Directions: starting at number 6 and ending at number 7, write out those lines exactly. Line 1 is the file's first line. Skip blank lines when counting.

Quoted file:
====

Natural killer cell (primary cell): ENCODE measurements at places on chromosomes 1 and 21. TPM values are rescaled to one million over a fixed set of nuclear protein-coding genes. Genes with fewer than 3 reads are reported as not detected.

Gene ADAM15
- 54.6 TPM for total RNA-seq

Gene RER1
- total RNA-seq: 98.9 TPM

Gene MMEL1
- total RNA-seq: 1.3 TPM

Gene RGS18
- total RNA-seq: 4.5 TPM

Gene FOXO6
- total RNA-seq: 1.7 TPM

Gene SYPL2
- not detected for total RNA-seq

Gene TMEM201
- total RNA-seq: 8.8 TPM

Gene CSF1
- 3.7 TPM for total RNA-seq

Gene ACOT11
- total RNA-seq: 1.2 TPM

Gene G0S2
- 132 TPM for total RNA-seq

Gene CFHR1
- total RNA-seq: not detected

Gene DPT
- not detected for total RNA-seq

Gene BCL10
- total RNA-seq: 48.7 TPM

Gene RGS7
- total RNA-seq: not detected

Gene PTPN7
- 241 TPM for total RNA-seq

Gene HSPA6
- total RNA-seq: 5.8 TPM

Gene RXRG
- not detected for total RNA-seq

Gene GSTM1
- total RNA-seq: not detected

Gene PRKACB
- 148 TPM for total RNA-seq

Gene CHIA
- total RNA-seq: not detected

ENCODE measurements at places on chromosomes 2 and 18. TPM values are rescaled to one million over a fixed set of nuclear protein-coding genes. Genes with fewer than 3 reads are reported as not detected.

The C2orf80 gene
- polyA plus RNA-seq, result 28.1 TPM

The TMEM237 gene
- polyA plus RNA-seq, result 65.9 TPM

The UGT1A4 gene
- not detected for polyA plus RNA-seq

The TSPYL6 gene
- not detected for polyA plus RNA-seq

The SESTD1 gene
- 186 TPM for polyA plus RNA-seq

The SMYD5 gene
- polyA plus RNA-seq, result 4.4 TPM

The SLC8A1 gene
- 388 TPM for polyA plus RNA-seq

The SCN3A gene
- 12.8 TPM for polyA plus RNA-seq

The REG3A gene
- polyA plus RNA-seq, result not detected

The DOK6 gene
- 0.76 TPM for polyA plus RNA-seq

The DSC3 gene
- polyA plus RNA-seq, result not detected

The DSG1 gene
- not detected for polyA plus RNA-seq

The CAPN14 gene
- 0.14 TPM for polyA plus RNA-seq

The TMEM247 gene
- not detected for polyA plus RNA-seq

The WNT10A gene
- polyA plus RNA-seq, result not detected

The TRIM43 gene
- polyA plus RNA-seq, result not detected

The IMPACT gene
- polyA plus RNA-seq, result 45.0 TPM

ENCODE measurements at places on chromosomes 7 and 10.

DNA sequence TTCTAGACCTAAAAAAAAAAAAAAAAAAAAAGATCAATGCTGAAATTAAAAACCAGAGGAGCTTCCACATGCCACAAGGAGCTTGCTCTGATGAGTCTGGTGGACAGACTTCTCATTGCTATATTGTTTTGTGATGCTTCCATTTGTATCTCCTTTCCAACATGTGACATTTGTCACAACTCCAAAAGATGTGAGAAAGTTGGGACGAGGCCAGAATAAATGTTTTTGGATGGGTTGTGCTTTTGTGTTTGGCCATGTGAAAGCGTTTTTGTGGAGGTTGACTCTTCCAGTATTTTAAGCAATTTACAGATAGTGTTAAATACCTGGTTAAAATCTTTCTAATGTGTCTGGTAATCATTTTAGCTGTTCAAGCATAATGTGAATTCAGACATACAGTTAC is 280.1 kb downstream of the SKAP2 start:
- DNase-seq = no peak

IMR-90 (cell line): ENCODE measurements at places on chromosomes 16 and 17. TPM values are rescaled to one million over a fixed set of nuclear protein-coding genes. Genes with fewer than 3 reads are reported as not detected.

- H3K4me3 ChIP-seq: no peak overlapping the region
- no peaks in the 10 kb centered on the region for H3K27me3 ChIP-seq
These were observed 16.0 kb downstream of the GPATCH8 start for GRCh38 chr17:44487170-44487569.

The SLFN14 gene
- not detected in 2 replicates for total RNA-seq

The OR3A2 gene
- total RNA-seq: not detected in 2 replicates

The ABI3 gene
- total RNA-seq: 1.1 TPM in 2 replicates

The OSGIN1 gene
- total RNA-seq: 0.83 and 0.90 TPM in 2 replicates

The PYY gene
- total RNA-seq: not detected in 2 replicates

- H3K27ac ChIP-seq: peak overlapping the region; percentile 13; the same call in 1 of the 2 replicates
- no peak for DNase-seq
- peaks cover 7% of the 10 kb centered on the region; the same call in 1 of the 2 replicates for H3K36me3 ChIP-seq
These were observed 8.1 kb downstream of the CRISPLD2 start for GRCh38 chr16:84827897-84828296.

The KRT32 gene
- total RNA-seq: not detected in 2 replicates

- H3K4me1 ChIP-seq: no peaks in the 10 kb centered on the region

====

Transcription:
Gene MMEL1
- total RNA-seq: 1.3 TPM